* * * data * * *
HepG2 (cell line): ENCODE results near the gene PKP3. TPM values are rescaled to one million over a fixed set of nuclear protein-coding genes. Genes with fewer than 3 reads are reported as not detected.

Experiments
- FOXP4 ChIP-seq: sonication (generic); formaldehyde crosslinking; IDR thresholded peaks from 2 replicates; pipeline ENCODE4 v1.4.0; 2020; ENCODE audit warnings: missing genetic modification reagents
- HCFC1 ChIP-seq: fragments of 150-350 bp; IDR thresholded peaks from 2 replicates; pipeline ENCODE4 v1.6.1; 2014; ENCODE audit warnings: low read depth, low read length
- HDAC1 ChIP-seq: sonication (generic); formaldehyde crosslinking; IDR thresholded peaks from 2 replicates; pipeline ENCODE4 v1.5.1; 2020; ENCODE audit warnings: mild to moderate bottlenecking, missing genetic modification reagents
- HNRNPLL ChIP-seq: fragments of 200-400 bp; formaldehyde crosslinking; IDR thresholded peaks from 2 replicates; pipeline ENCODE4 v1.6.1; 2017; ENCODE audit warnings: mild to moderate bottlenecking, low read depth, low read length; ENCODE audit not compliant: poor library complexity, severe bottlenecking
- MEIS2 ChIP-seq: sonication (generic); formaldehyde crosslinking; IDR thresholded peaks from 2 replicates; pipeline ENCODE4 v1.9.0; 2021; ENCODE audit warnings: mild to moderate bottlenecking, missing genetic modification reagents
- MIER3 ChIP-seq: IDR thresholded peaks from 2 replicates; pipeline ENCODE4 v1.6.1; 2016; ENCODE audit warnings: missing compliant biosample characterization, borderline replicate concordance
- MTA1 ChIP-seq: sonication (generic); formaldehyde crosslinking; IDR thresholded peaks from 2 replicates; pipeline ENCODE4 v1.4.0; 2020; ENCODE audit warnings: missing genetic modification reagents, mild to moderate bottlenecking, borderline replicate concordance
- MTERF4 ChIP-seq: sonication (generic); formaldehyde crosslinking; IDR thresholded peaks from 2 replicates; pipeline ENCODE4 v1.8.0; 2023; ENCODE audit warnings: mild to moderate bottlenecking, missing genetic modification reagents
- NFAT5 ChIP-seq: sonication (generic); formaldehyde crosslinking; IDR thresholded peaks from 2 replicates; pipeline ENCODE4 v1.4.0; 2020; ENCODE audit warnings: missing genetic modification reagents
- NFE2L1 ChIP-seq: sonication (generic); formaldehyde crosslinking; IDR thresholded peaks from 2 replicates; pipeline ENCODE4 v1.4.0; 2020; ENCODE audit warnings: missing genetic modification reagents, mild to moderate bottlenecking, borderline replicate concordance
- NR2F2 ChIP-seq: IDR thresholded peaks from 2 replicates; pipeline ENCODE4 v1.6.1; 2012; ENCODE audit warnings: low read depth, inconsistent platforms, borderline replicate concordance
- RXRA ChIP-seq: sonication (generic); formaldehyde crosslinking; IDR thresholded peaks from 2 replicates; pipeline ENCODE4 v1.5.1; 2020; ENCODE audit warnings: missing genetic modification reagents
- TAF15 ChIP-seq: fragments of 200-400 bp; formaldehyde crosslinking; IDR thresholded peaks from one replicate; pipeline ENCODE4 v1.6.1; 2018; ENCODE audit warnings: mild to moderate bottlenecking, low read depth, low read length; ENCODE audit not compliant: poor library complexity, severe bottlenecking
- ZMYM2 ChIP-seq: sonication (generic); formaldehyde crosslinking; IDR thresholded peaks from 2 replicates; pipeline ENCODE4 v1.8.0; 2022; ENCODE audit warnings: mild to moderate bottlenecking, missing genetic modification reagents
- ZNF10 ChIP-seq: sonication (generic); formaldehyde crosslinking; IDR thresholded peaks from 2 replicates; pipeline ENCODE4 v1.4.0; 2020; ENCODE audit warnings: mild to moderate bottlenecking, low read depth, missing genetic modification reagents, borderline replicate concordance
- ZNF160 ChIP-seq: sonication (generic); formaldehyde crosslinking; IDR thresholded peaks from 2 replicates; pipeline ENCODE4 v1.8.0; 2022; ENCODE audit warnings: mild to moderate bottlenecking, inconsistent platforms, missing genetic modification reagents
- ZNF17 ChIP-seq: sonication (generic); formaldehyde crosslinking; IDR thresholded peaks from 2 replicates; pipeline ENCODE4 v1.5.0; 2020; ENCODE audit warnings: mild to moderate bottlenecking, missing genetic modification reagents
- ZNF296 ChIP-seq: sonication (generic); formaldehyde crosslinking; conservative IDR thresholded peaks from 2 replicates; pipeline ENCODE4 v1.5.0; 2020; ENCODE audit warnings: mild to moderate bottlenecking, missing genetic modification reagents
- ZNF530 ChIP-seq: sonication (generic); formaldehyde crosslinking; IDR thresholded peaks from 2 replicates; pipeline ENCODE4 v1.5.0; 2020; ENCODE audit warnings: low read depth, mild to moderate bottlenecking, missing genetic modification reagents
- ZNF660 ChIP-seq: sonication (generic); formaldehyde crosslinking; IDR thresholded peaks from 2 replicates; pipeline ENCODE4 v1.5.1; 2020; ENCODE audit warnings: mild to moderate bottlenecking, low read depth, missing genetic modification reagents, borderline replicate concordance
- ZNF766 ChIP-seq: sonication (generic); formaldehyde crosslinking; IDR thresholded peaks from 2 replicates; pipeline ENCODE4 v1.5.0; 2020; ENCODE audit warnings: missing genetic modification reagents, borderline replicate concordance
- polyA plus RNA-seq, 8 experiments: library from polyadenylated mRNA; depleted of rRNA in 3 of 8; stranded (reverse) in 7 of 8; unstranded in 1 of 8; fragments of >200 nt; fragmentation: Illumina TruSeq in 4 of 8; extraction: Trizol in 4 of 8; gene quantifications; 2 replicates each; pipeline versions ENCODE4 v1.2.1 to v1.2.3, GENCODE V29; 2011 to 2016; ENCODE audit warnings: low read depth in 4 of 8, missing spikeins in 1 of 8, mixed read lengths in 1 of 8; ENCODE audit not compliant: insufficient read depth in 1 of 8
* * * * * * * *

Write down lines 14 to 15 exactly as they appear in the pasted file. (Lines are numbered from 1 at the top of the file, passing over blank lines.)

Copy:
- RXRA ChIP-seq: sonication (generic); formaldehyde crosslinking; IDR thresholded peaks from 2 replicates; pipeline ENCODE4 v1.5.1; 2020; ENCODE audit warnings: missing genetic modification reagents
- TAF15 ChIP-seq: fragments of 200-400 bp; formaldehyde crosslinking; IDR thresholded peaks from one replicate; pipeline ENCODE4 v1.6.1; 2018; ENCODE audit warnings: mild to moderate bottlenecking, low read depth, low read length; ENCODE audit not compliant: poor library complexity, severe bottlenecking